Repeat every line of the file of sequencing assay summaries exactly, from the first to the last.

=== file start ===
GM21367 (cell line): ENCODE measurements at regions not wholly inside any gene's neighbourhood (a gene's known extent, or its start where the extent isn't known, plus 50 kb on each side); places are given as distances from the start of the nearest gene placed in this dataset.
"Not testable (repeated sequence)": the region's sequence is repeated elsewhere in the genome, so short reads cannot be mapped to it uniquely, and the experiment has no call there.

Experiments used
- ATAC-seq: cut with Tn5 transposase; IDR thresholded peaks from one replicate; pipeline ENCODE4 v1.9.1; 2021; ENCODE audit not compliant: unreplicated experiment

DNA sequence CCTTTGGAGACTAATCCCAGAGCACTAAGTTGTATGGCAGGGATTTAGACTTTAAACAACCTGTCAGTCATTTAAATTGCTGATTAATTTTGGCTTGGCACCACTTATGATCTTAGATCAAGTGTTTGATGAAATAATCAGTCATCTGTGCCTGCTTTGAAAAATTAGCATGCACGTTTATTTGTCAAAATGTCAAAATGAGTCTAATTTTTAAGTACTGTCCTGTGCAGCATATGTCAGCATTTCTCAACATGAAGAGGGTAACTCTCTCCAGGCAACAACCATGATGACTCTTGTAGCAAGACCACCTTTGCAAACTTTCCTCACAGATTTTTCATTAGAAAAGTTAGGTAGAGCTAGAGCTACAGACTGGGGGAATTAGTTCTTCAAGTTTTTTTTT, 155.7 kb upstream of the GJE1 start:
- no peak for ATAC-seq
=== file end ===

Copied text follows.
GM21367 (cell line): ENCODE measurements at regions not wholly inside any gene's neighbourhood (a gene's known extent, or its start where the extent isn't known, plus 50 kb on each side); places are given as distances from the start of the nearest gene placed in this dataset.
"Not testable (repeated sequence)": the region's sequence is repeated elsewhere in the genome, so short reads cannot be mapped to it uniquely, and the experiment has no call there.

Experiments used
- ATAC-seq: cut with Tn5 transposase; IDR thresholded peaks from one replicate; pipeline ENCODE4 v1.9.1; 2021; ENCODE audit not compliant: unreplicated experiment

DNA sequence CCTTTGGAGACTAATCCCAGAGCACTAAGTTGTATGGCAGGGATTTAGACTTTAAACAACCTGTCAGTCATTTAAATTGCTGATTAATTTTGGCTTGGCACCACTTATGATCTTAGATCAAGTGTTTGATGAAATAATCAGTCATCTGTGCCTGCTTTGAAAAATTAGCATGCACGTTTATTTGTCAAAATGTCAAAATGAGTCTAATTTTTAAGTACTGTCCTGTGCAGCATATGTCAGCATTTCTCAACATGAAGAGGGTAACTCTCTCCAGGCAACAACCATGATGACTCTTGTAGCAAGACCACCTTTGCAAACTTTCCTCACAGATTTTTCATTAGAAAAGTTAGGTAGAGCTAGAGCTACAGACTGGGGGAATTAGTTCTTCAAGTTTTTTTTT, 155.7 kb upstream of the GJE1 start:
- no peak for ATAC-seq